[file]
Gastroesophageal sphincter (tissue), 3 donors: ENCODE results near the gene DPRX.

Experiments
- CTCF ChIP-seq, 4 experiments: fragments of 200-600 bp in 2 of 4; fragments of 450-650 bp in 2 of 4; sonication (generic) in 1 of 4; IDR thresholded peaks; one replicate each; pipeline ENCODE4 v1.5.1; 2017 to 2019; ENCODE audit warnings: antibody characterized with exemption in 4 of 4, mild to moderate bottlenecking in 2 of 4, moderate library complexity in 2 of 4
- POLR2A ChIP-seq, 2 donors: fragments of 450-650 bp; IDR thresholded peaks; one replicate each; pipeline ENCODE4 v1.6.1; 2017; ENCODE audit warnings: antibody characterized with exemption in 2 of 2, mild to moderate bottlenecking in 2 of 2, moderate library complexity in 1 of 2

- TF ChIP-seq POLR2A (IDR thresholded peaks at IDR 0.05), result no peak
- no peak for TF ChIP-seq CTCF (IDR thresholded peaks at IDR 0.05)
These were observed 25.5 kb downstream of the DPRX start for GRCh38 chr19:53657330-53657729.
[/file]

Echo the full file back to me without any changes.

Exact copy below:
Gastroesophageal sphincter (tissue), 3 donors: ENCODE results near the gene DPRX.

Experiments
- CTCF ChIP-seq, 4 experiments: fragments of 200-600 bp in 2 of 4; fragments of 450-650 bp in 2 of 4; sonication (generic) in 1 of 4; IDR thresholded peaks; one replicate each; pipeline ENCODE4 v1.5.1; 2017 to 2019; ENCODE audit warnings: antibody characterized with exemption in 4 of 4, mild to moderate bottlenecking in 2 of 4, moderate library complexity in 2 of 4
- POLR2A ChIP-seq, 2 donors: fragments of 450-650 bp; IDR thresholded peaks; one replicate each; pipeline ENCODE4 v1.6.1; 2017; ENCODE audit warnings: antibody characterized with exemption in 2 of 2, mild to moderate bottlenecking in 2 of 2, moderate library complexity in 1 of 2

- TF ChIP-seq POLR2A (IDR thresholded peaks at IDR 0.05), result no peak
- no peak for TF ChIP-seq CTCF (IDR thresholded peaks at IDR 0.05)
These were observed 25.5 kb downstream of the DPRX start for GRCh38 chr19:53657330-53657729.